Otherwise, I’m hanging out!!! I hate to say it, but today has been boring. Which is sad, because I’ve always felt boredom is only for people with no imagination.

-CAPT

Ticking Off the Miles!!!

Air temp: 69 degrees
Humidity: 60% Barometer: 1025 mb and steady
Speed: 5 knots Course: 090 degrees True
Noon to noon distance made in nautical miles for the last 24 hours: 126 miles
Point of Sail: Port close reach
Wind speed: Northeast at 10 knots
Swells: Northeast at 2-3 ft.
Noon Latitude: 41 deg 05′ N (Same latitude as Eureka, CA, but 1500 miles west of it) Noon Longitude: 149 deg 28.36′ W
Camanoe’s fish count since Maui: Flying fish – 7 Squid – 0
Breakfast today: Oatmeal – Peaches and Cream(Seems to be 50% peaches and cream in the variety box)
Lunch today: Leftover – Taters and chicken breast
Dinner tonight: Chicken breast, squash, and Bulghur wheat (This will be a first!)

I’m a little sad, but every body should know, I have officially changed my port of destination from Vancouver to San Francisco. There is no doubt Camanoe could easily reach Vancouver in a matter of weeks. Maybe next summer. However, home is calling my name. So be warned San Francisco, Camanoe will be back in town soon, lock up your daughters and hide your rum.

We have been making steady progress in the past 48 hours on a beam to close reach. The wind has been consistent, with strong gusts for 10 minutes every hour or so. Then it will drop down to 8-10 knots. Last night I was steadily recording speeds of eight plus knots. It’s overcast and cold, but my nightly hot buttered rum is keeping me warm. I no longer spend much time in the cockpit as it’s cold, I do scan the horizon quite often though. Mostly, I’m down below reading, playing Nintendo, or watching a cheesy Sci-Fi show. Once I’m closer to the shipping lanes, or in the fog, I will have to set up shop in the cockpit again.

Even after all the miles and the years I have been with Camanoe, it is not unusual for me to lay in my rack with the water swishing past the hull and marvel at Camanoe’s self sufficiency. It is still fascinating to think what an independent city she is. We make our own water, produce our own electricity with solar and wind power, propel ourselves with the wind, steer our course with the wind, and have most of the modern conveniences of a home. Most long term cruising boats are set up similarly, but Camanoe seems to be the best; probably because she is mine.

-CAPT

Making Good Time!!!

Air temp: 67 degrees
Humidity: 70% Barometer: 1025 mb and steady
Speed: 5-6 knots Course: 080 degrees True
Noon to noon distance made in nautical miles for the last 24 hours: 93 miles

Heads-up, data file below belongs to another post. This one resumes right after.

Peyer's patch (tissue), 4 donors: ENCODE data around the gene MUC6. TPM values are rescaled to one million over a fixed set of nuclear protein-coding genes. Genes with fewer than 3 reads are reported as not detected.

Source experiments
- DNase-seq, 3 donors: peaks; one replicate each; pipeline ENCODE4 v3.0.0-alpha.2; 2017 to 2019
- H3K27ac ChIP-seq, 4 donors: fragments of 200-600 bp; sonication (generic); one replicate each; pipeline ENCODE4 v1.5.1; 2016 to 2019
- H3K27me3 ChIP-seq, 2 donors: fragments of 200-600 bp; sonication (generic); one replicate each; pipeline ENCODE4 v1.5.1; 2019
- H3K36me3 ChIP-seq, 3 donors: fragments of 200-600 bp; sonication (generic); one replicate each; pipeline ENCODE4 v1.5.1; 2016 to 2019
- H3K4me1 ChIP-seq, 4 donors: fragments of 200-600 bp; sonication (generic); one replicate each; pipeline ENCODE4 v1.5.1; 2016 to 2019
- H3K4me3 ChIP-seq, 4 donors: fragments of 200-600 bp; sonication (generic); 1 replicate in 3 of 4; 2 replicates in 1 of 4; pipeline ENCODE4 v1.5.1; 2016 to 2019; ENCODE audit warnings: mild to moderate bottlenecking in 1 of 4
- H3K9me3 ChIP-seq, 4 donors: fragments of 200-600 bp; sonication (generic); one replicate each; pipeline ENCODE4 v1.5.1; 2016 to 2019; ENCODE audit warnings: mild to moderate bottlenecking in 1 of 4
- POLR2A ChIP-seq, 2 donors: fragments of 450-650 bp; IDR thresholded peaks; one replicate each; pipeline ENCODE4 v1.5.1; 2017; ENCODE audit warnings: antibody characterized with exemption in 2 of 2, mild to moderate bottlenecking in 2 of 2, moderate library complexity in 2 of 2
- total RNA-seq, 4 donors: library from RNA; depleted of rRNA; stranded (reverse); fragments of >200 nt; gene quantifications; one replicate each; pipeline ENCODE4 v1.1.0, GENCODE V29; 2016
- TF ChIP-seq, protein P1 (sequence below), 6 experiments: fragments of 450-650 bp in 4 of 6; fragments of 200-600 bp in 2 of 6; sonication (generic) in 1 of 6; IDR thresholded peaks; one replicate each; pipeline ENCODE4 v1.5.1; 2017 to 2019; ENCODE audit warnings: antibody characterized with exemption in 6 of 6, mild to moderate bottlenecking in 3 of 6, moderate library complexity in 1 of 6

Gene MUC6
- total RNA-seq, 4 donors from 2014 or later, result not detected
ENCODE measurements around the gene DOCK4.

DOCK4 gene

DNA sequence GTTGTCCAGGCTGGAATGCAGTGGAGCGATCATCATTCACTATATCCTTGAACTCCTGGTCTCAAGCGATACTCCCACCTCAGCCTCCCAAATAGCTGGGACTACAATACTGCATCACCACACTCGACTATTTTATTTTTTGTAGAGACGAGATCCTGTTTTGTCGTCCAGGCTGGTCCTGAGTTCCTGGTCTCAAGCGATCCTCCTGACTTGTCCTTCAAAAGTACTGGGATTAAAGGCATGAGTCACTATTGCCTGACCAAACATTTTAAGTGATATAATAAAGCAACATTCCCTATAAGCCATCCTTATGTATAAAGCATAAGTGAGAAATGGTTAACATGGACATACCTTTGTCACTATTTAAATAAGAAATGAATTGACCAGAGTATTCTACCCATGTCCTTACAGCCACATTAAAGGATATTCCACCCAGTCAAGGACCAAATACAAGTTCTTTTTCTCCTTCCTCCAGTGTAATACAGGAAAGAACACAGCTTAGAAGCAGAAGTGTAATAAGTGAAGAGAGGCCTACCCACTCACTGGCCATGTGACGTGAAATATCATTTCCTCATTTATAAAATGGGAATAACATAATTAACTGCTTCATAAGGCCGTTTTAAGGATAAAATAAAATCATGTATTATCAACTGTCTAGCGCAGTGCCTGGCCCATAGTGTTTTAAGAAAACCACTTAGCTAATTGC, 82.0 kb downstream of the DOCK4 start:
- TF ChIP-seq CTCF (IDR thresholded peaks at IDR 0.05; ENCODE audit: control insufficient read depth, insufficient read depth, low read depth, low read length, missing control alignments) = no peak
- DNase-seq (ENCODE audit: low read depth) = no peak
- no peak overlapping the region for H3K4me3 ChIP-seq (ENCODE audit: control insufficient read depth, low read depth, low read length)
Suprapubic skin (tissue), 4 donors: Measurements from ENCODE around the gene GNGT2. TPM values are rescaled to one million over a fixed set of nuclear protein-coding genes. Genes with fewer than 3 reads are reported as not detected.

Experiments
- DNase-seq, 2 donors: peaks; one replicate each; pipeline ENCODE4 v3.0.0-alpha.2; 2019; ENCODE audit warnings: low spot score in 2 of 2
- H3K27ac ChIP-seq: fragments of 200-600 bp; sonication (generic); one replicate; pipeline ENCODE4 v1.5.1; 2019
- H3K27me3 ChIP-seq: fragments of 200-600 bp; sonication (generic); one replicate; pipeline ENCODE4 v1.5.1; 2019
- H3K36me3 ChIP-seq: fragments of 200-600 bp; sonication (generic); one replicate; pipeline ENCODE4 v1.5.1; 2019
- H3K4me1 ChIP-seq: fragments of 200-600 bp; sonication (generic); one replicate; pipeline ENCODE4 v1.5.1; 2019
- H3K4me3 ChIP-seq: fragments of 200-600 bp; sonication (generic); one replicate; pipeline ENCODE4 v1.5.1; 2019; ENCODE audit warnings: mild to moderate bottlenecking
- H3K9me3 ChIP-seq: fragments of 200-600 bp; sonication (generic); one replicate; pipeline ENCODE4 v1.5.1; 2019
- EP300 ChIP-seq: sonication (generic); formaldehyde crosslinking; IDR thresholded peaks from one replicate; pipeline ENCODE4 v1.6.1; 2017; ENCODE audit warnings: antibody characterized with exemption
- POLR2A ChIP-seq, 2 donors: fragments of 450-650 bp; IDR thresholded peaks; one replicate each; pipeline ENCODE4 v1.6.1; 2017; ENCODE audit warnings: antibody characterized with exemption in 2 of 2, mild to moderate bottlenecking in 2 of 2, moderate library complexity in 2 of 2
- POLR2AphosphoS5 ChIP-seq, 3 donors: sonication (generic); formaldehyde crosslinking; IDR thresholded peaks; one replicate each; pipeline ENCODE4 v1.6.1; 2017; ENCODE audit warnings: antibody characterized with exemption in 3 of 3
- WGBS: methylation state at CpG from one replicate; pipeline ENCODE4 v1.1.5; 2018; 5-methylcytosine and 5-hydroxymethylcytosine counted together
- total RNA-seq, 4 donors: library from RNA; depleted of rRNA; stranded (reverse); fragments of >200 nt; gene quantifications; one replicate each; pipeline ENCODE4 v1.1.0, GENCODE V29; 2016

Point of Sail: Port beam reach
Wind speed: North at 8-10 knots
Swells: North at 2-3 ft.
Noon Latitude: 41 deg 0.5′ N (Same latitude as Eureka, CA, but 1500 miles west of it) Noon Longitude: 152 deg 04.1′ W
Camanoe’s fish count since Maui: Flying fish – 7 Squid – 0
Breakfast today: Pop Tarts
Lunch today: Top Ramen with onions and carrots mixed in
Dinner tonight: Shredded frozen chicken breast with cubed potatoes cooked in BBQ sauce (SO good)

We are making good time today towards the east. All is well! The sun has been hiding all day. But the weather has still been nice. Nothing new to report.

Over and out…..

-CAPT

It’s About That Time!!!

Air temp: 70 degrees
Humidity: 70% Barometer: 1024 mb and steady
Speed: 3.5 knots Course: 075 degrees True
Noon to noon distance made in nautical miles for the last 24 hours: 74 miles
Point of Sail: Port Close reach
Wind speed: North at 8 knots
Swells: Northeast at 2-3 ft.
Noon Latitude: 41 deg 2.3′ N (Same latitude as Eureka, CA, but 1500 miles west of it) Noon Longitude: 154 deg 02.9′ W
Camanoe’s fish count since Maui: Flying fish – 7 Squid – 0
Breakfast today: Oatmeal
Lunch today: Spaghetti
Dinner tonight: Organic Whole Mac’n cheese with ham, with dried fruit on the side

It’s about that time. Today has been cold, I had to find my pants. Well, pajama bottoms actually. It is a sad day.

We have been steadily heading Nor-east by east since 0800 this morning when the wind returned. It disappeared yesterday evening so we had to drift through the night with all sails secure. It was nice to not have to deal with sail changes in the middle of the night. On the other hand, it was fairly rolly as we didn’t have the sails to stabilize us.

Around midnight I visually spotted a Japanese fishing vessel off my stern about five miles. Unfortunately, they weren’t running their radar, so my radar detector was useless. I had heard them throughout the day on Ch. 16 on the VHF. I attempted to make contact on the VHF but was ignored, or more then likely they didn’t speak English. Which is probably a good thing because I have a bone to pick with them anyway. 90% of the trash out here is fishing related. Mostly old nets and fishing net floats. Next time, they better hope they see me before I see them, or it’s right in the face!

-CAPT

Dave is the Man!!!

Air temp: 70 degrees
Humidity: 71% Barometer: 1024 mb and steady
Speed: 4 knots Course: 330 degrees True
Noon to noon distance made in nautical miles for the last 24 hours: 105 miles
Point of Sail: Stbd. Close reach, but being set down by the current and seas, causing are actual course off the wind to be around 60-70 degrees. I know it’s pathetic.
Wind speed: North at 8 knots
Swells: Northeast at 4-6 ft.
Noon Latitude: 40 deg 24′ N (Same latitude as Eureka Ca, but 1500 miles west of it) Noon Longitude: 154 deg 20′ W
Camanoe’s fish count since Maui: Flying fish – 7 Squid – 0
Breakfast today: Oatmeal
Lunch today: Everything in site
Dinner tonight: Spaghetti with Dave’s awesome red sauce(shh….it comes in a box)

Still heading north. Well, more like northwest. Nothing new to report. I have been reading and watching TV for most of the day. It was blustery in the early morning and afternoon forcing me to reef down at 0200 this morning. Around 1400 the wind and seas died down and the sun came out. We are once again with full sail up. I hope the westerlies are up north when I get there. The weatherfax and gribs are not giving me much hope.